But that was not the case, Ruth was faithful. She was obedient. She plowed the field in front of her even with things looked their bleakest. She hooked her wagon to Naomi and held on even when it seemed that nothing but death and despair was going to come from it. She, by faith, knew that God would lead. She didn’t know what the result was going to be but she trusted that God was make something out of the situation. She knew that God would provide. She didn’t know what that was going to look like but she trusted it anyway.

God’s synchronous message to me is not to miss out on what God is doing in you and through you right now because there is something that you are waiting for God to give you. Be faithful in the here and now. Be usable here and now. Be faithful in the small things now. Plow the field in front of you with all your heart and trust God with what’s next. Trust that He will reveal it to you in due time. Trust that nothing is wasted. Be faithful to the assignment God has you in now and He will reward your faithfulness in what seems like less than the promise right now with the great promise of later. Never forget the here and now. Be faithful in the field that God has your hand to the plow in right now. God is a God of promise but He is also the God of the right here and the right now. Trust that He has purpose in the here and now.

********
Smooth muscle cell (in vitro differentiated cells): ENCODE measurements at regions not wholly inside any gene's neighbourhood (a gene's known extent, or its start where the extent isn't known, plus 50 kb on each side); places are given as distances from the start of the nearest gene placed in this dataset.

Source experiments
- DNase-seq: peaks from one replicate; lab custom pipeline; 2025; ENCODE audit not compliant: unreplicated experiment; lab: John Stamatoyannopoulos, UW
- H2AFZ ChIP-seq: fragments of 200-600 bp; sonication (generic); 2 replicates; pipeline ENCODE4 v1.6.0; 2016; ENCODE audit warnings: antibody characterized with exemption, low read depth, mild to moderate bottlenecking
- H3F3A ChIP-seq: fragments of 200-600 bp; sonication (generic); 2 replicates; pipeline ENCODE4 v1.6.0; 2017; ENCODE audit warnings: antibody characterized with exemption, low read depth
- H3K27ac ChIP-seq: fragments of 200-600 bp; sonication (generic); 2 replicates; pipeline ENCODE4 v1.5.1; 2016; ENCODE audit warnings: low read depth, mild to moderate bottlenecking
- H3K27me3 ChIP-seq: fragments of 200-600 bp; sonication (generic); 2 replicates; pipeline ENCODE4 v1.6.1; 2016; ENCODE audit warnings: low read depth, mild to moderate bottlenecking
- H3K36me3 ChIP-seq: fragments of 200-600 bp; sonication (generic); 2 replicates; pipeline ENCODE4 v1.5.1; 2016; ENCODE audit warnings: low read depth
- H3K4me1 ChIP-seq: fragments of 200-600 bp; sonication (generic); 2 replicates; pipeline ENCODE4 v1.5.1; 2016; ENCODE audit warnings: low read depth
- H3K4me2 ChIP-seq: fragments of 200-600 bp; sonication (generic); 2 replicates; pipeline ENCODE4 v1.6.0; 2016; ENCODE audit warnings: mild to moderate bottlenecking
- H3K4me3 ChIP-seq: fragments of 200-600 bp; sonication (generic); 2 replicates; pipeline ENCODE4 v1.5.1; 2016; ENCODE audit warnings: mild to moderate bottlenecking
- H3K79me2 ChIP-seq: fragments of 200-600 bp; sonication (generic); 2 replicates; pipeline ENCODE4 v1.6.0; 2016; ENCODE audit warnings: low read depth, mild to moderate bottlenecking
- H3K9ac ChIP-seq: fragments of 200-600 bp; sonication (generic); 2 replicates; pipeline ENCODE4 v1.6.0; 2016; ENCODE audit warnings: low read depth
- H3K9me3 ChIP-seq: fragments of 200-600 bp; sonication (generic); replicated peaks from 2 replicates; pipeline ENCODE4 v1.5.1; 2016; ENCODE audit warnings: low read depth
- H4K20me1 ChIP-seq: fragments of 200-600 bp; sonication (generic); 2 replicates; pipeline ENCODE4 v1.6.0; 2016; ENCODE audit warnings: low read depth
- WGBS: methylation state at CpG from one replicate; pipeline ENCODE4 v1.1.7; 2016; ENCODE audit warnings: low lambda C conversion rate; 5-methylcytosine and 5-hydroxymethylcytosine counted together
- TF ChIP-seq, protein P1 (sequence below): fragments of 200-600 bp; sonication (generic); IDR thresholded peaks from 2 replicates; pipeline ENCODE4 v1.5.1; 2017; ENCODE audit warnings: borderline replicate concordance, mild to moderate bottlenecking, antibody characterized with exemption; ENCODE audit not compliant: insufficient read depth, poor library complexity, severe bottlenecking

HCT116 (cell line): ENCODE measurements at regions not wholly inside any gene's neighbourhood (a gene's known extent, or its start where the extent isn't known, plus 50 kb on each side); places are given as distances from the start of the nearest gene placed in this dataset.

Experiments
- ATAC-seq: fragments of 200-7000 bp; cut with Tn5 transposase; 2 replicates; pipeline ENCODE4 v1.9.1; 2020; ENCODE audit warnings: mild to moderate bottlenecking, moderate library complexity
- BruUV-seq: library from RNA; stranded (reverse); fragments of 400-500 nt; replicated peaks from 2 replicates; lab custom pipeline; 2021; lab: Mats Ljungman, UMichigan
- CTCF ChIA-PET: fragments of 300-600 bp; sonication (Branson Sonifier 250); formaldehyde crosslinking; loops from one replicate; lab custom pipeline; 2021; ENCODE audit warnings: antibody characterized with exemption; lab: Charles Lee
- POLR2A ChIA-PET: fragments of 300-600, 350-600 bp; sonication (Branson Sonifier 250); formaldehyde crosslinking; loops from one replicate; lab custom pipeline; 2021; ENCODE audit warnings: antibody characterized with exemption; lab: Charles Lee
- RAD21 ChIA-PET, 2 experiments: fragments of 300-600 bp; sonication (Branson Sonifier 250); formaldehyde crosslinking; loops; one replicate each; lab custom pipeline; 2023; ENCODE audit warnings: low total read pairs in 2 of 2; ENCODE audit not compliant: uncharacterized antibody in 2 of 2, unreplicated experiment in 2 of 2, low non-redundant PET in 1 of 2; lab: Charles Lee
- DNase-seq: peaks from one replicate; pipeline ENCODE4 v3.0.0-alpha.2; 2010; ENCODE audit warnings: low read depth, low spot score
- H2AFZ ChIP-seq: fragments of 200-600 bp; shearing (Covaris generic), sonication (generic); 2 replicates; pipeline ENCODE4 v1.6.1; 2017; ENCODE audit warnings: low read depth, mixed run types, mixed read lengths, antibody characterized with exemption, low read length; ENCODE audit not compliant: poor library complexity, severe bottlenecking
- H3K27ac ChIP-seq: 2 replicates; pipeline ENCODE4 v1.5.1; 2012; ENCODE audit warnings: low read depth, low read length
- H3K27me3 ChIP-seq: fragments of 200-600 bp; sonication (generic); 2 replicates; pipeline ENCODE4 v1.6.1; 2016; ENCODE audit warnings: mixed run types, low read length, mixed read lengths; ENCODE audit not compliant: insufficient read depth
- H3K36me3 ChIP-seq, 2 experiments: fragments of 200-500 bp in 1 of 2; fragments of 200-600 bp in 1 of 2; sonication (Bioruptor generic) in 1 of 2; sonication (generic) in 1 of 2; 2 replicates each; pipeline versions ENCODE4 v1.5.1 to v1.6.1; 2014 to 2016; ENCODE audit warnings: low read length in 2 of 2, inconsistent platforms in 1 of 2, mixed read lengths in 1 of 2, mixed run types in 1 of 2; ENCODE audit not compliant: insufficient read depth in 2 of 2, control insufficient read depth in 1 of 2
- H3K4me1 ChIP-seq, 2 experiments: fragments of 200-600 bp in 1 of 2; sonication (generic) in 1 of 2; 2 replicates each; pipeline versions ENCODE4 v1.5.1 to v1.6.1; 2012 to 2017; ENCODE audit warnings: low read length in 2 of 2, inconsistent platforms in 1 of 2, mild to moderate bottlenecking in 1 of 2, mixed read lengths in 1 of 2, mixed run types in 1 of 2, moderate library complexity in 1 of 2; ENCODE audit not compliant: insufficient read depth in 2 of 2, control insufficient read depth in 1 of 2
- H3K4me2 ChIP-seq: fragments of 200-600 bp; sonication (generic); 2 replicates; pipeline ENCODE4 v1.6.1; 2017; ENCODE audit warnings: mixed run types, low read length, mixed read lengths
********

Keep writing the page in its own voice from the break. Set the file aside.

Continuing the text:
Amen and Amen.

The Book of Ruth: An Introduction (Part 2 of 4)
As we continue the introduction to the Book of Ruth this morning, we see in the pages of this book that Ruth was a Moabite woman. She did not let her heritage keep her from worshiping the one true God, nor did it stop God from accepting her worship and blessing her greatly. The people of Israel were not the only people that God loves. God chose the Israelites to be the people from the rest of the world would come to know Him. Jesus fulfilled the promise when Jesus was born an Israelite. Through Him, the entire world can come to know God. Acts 10:35 states that “in every nation He accepts those fear him and do what is right.” God works through those who love Him regardless of their race, gender, nationality, or past history. The book of Ruth is a perfect example of God’s impartiality toward those whose worship He will accept. Although Ruth belonged to a race often despised by Israel because of the constant tension and threat of war between the two nations/groups of people, she was blessed because of her faithfulness. She went on to become the great grandmother of King David and a direct earthly ancestor of Jesus.